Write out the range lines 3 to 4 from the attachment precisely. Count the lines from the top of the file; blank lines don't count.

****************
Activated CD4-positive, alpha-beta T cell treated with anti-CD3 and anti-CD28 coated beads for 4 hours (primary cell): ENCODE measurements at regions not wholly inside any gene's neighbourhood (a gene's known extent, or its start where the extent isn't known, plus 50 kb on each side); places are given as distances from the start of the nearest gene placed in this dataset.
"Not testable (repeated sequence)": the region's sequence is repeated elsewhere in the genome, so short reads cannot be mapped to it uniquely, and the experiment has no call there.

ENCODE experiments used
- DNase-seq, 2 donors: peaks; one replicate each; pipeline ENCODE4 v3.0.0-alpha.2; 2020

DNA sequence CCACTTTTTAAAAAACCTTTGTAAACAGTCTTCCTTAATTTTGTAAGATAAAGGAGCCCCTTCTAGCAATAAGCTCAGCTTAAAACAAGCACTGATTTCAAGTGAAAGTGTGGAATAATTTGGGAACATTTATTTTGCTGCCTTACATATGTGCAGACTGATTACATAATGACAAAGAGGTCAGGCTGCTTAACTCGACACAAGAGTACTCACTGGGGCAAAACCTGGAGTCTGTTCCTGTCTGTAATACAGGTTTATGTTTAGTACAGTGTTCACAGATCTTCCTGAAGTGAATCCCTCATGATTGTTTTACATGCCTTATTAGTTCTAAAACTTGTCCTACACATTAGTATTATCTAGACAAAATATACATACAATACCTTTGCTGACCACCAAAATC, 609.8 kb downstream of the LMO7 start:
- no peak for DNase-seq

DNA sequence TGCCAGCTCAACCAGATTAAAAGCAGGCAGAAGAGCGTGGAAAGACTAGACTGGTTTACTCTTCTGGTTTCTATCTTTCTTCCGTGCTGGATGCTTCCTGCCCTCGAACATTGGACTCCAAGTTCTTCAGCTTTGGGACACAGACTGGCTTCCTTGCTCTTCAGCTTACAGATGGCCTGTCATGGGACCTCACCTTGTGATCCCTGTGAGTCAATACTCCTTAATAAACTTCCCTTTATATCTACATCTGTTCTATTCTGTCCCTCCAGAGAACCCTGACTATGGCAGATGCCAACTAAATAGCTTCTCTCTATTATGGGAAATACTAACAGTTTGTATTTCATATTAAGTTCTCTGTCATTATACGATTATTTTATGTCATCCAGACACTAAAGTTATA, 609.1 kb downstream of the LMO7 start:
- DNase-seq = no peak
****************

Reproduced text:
ENCODE experiments used
- DNase-seq, 2 donors: peaks; one replicate each; pipeline ENCODE4 v3.0.0-alpha.2; 2020